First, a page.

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I want to setup a home mail server to receive incoming mails, but my ISP blocked port 25, so other mail clients (e.g., gmail) can't connect to my home mail server, right? I mean, I can telnet from remote site to my home server via other ports, ssh/ftp/www etc, but not port 25 (timeout). This means my ISP is blocking port 25, right?

If so, is there any way for my sendmail home mail server still be able to receive incoming mails? My own searches found many articles talking about this but the final solution offered is a paid commercial service. I'm wondering if it is the only option.

I also found some saying enabling port 587 will do, but is it really so? I saw people open port 587 for some weird reasons, or no reason at all. Is it really the correct thing to do? Because I saw,

Historically, in Internet mail, both MTA and MSA functions use port number 25, but the official port for MSAs is 587.[1] The MTA accepts locally-destined mail from other domains, and an MSA accepts submitted mail from local users.

And according to my sendmail.mc:

$ grep Port= sendmail.mc
DAEMON_OPTIONS(`Family=inet,  Name=MTA-v4, Port=smtp')dnl
DAEMON_OPTIONS(`Family=inet,  Name=MSP-v4, Port=submission, M=Ea, Addr=127.0.0.1')dnl

The submission port is for MSA, which is for accepting submitted mail from local users. It is the smtp port, that used by the MTA to accept locally-destined mail from other domains, that really counts when accepting incoming emails, right? How can it be done?

Update, Thank to @davidgo's reply, which concurs what I've also read that there is no workaround for this, but let me throw in some counter-arguments.

Before using smart-host, I'm getting "Connection timed out" errors from some of the email servers, like google:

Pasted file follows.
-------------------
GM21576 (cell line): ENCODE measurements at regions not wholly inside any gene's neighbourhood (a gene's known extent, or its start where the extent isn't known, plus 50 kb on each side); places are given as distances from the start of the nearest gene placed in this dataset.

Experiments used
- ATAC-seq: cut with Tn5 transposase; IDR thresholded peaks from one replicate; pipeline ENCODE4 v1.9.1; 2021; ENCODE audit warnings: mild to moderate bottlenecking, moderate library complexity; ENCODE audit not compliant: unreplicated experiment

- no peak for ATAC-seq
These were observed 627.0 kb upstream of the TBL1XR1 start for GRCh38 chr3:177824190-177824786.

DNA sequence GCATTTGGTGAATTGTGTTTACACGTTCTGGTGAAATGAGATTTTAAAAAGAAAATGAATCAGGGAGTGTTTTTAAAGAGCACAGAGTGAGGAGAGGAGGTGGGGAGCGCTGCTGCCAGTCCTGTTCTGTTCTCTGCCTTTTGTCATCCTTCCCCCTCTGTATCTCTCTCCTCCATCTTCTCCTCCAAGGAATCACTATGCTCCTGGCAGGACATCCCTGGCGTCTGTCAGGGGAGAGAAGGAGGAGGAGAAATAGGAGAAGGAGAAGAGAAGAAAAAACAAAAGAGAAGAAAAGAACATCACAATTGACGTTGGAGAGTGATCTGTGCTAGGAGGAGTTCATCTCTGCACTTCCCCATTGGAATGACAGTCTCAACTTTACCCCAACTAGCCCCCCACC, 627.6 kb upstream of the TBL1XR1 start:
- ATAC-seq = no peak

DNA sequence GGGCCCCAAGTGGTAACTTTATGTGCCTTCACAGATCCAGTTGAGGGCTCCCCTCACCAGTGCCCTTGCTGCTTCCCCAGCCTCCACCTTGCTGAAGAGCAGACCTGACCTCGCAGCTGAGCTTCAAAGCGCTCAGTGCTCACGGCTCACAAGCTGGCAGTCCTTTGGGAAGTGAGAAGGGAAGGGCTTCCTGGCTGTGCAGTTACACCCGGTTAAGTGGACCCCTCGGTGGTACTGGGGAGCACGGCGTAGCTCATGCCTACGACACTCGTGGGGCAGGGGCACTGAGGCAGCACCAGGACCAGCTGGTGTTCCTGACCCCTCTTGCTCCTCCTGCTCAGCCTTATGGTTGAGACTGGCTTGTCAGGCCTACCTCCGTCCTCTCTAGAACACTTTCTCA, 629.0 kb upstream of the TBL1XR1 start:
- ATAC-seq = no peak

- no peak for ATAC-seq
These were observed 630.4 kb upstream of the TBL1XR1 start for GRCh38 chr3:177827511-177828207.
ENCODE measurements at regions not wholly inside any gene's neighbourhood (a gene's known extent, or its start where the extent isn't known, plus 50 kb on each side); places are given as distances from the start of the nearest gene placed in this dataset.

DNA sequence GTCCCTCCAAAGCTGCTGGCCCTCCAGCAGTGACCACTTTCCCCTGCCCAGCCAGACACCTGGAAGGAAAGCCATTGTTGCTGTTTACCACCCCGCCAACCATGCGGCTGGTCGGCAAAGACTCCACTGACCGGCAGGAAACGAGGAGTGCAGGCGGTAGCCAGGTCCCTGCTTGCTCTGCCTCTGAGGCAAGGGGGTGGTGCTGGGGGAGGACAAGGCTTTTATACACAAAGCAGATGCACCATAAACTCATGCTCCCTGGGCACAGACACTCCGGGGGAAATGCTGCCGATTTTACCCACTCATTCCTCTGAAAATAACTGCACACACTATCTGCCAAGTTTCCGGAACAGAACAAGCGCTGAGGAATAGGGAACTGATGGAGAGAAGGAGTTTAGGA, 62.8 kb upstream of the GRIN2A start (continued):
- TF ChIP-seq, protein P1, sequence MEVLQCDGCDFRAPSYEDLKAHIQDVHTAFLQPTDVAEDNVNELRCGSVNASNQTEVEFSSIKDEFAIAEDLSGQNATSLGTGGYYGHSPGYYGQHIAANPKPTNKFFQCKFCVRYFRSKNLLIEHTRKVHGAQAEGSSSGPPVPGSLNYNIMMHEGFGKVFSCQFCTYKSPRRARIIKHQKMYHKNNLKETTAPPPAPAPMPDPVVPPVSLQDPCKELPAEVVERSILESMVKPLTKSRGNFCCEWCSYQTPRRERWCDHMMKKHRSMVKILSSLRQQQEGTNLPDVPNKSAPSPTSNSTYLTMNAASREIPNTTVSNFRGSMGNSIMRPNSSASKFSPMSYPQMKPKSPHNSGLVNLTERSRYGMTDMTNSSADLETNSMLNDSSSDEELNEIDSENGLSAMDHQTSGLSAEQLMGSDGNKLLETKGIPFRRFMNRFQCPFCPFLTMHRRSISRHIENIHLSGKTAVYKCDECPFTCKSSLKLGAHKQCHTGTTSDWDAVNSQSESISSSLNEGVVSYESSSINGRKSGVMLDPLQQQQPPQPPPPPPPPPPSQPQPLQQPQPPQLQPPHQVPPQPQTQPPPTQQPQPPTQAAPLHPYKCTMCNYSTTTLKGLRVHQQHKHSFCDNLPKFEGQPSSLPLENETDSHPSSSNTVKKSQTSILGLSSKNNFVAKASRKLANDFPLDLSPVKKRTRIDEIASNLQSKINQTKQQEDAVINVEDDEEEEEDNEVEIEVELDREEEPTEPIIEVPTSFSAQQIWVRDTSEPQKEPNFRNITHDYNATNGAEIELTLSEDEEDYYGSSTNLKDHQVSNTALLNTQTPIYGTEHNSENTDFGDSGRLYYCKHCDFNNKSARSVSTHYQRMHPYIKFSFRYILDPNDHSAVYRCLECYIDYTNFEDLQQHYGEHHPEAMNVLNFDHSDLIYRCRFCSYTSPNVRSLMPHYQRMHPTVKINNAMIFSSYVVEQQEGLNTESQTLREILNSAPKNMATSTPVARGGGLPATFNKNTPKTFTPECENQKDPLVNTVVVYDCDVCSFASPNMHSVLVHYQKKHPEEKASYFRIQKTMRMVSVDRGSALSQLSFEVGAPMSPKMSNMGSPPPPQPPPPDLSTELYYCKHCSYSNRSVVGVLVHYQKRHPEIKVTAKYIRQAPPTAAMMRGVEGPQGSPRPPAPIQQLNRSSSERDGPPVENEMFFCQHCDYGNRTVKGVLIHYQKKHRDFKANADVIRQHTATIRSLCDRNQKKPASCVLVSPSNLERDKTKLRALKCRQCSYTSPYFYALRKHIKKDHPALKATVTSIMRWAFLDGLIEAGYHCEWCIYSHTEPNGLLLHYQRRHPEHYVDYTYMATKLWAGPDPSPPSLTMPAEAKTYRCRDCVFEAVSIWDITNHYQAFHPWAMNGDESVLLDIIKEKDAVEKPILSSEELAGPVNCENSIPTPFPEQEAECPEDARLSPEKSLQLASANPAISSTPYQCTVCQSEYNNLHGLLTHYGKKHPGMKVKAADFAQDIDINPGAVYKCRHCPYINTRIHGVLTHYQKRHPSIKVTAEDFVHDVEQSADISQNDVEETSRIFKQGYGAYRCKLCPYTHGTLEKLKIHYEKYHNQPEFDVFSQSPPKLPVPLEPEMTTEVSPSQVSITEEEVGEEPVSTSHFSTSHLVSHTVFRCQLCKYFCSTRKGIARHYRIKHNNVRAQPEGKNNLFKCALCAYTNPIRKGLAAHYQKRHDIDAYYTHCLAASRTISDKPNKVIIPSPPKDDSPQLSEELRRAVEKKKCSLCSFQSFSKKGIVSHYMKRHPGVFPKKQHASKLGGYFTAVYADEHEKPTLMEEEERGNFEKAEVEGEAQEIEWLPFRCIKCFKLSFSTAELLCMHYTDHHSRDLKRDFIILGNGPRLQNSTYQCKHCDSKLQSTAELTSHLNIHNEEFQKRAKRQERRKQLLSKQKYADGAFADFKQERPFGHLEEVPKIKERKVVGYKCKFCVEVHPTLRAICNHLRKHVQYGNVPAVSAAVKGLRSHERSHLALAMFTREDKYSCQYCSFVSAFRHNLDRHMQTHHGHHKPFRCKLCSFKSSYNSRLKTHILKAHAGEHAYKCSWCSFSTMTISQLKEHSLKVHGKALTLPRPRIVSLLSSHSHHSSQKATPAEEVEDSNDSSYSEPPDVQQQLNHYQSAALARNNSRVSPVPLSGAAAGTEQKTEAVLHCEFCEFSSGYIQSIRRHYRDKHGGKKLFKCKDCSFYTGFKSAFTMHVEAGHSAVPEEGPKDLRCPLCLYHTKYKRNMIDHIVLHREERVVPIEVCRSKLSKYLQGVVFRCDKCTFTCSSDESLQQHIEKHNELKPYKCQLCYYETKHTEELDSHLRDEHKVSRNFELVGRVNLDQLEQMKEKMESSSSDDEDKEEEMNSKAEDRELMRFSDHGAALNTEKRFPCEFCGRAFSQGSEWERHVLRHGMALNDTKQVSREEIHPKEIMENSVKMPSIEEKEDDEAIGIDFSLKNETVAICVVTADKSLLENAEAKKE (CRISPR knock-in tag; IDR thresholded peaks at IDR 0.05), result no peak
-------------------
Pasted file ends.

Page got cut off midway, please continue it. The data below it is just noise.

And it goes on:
$ tail -1 /var/log/mail.log
 Jun 15 15:55:52 coral sm-mta[9924]: s5FAo29p007675: to=<me@gmail.com>, delay=09:05:50, xdelay=00:10:36, mailer=esmtp, pri=2550569, relay=alt4.gmail-smtp-in.l.google.com. [74.125.136.26], dsn=4.0.0, stat=Deferred: Connection timed out with alt4.gmail-smtp-in.l.google.com.

So I tried using telnet to port 25 to see if we're able to connect to the destination host...

  $ telnet alt4.gmail-smtp-in.l.google.com 25
  Trying 74.125.136.27...
  Trying 2a00:1450:4013:c01::1a...
  telnet: Unable to connect to remote host: Network is unreachable

Hmmm, I was going to say that gmail's port 25 is blocked as well, but I now think it is the IPS not gmail that is blocking port 25. So, no workaround huh? Ok...

Suppose it is the one, but still there are two sides for enabling port 587, one for outgoing and one for incoming, I should enable the incoming part right? Would that make my home mail server an open relay then? Do I have to do anything else? E.g., here it says, "For instance when I configure sendmail to listen to port 587 it will typically only accept incoming e-mail over that port when the user has authenticated", without any further elaboration. Is this the all the steps needed?

Thanks

  • port 25 has been closed by isp's for a long time, most have moved to 587. noip.com/blog/2013/03/26/… – Moab Dec 21 '15 at 1:49